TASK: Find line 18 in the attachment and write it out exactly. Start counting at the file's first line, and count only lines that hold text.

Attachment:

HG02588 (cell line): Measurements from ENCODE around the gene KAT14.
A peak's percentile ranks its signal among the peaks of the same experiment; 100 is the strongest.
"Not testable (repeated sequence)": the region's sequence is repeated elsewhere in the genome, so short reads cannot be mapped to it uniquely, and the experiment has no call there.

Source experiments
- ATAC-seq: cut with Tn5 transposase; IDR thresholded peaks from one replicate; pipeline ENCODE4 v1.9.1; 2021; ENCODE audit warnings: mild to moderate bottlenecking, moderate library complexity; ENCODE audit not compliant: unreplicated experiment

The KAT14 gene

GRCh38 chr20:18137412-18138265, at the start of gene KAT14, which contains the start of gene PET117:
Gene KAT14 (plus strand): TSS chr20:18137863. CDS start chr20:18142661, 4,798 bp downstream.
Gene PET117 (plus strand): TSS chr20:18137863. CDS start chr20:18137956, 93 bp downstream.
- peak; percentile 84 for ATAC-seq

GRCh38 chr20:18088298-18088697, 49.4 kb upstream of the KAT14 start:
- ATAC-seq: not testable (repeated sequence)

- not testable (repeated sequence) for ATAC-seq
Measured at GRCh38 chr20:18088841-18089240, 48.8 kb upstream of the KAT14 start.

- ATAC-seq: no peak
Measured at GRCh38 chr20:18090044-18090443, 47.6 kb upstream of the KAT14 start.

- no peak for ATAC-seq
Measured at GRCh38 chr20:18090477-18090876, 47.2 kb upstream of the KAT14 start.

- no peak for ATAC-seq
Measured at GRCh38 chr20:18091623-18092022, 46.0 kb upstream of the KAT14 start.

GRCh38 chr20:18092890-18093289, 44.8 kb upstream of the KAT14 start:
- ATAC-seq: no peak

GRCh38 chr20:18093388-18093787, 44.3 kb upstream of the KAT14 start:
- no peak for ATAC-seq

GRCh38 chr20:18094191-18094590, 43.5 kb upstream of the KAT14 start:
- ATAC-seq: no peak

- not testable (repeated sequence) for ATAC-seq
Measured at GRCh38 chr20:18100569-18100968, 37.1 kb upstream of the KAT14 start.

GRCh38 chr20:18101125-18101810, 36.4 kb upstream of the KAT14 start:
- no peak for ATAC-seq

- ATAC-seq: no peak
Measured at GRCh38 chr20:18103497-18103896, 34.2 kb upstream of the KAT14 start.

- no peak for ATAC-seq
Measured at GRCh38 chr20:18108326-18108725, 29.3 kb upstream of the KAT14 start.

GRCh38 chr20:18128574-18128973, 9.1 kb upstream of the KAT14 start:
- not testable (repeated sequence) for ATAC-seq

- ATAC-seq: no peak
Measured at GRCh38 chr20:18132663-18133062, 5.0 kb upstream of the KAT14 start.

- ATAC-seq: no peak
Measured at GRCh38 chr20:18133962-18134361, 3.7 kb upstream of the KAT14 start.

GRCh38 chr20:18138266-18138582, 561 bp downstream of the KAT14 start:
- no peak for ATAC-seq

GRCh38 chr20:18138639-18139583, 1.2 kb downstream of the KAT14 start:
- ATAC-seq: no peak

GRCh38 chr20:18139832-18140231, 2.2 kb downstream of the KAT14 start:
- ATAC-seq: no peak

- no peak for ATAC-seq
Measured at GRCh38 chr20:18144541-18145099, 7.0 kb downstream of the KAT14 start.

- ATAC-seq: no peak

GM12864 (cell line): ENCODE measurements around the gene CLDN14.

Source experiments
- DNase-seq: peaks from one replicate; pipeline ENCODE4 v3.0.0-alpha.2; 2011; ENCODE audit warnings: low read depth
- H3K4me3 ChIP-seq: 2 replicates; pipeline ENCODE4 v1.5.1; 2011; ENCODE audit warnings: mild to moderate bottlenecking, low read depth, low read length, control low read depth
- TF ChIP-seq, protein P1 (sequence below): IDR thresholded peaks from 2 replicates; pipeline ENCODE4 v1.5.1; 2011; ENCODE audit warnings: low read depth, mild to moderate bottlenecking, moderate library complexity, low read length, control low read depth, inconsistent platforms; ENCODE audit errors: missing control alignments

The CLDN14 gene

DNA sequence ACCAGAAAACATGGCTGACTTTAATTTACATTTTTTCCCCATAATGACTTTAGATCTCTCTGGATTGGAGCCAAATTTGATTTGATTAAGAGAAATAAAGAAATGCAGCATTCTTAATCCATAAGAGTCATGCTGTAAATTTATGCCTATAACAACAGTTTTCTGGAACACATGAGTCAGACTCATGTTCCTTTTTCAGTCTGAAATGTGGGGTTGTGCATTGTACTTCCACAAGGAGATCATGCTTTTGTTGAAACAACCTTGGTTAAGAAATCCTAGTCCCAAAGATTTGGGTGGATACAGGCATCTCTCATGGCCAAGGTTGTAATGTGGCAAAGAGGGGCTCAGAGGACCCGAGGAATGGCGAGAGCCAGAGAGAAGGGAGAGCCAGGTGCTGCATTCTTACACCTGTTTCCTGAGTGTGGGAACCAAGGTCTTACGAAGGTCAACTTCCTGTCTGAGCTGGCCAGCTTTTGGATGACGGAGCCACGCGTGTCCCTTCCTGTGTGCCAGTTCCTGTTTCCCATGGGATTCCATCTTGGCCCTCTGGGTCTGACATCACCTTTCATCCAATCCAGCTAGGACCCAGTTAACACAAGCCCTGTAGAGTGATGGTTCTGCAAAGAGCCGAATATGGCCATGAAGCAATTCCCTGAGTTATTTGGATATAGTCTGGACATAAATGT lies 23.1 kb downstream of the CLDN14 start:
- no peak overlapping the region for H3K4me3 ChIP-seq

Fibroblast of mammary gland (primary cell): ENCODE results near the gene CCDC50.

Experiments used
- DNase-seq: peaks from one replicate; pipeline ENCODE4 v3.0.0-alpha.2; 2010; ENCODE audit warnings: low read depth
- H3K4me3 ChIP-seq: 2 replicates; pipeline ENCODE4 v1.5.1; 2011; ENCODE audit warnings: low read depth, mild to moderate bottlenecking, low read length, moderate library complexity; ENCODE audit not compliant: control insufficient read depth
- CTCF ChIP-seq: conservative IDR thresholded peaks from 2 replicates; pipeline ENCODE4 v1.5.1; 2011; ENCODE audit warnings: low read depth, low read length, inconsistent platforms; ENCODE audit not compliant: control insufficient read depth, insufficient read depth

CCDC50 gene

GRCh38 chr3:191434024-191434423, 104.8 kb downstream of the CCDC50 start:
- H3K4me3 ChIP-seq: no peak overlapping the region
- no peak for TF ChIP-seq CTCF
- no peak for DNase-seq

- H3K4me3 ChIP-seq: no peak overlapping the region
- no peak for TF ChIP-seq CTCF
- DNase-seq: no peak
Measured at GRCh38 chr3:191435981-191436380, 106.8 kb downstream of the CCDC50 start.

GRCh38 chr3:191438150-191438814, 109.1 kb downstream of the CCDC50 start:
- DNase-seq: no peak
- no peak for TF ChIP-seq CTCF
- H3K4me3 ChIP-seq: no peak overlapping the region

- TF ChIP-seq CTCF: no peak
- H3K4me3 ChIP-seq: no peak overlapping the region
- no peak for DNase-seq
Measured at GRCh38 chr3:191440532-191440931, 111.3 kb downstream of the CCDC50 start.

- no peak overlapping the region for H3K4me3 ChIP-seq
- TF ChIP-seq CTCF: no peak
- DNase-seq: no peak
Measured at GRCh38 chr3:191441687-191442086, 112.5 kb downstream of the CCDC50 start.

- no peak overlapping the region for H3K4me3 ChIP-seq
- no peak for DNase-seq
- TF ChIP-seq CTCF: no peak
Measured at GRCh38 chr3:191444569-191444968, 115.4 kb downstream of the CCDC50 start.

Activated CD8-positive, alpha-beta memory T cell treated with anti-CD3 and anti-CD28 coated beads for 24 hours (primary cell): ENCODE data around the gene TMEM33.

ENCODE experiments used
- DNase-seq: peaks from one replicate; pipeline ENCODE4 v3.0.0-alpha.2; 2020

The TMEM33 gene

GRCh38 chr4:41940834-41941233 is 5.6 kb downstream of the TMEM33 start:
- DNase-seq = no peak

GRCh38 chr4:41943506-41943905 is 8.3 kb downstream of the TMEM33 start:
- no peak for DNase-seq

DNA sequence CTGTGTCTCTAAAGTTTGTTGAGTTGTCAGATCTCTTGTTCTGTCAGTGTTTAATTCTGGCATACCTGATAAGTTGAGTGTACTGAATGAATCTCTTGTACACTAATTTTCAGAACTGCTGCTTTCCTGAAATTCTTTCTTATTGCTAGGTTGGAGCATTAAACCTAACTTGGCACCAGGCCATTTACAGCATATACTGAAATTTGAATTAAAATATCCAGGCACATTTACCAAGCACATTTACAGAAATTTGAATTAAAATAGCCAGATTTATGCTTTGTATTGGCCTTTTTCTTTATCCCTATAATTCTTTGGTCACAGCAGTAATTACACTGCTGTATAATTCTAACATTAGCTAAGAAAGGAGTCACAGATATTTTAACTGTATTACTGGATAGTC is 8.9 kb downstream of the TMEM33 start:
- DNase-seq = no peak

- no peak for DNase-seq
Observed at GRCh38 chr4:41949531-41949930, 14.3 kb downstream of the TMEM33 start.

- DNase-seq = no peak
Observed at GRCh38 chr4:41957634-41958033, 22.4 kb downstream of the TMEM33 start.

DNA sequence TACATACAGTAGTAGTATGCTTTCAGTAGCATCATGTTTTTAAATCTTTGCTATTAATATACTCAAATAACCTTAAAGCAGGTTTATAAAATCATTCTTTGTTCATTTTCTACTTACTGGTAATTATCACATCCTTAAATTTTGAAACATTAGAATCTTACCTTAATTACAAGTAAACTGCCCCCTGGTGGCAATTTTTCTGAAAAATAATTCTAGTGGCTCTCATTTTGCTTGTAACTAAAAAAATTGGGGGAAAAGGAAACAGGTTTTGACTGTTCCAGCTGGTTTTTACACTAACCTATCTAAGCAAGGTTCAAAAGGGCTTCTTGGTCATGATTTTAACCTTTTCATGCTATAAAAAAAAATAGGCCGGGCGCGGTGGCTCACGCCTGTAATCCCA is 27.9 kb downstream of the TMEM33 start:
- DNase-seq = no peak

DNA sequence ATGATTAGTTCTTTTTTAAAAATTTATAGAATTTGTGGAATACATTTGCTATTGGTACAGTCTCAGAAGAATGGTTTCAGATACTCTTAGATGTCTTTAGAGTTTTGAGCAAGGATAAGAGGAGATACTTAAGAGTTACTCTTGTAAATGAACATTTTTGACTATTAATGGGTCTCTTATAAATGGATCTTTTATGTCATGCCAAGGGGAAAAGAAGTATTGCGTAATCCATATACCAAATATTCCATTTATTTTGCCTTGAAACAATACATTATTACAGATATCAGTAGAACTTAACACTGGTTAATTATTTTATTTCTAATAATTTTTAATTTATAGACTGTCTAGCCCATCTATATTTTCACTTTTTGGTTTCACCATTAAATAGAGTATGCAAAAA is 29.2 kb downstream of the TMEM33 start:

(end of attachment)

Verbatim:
Measured at GRCh38 chr20:18090477-18090876, 47.2 kb upstream of the KAT14 start.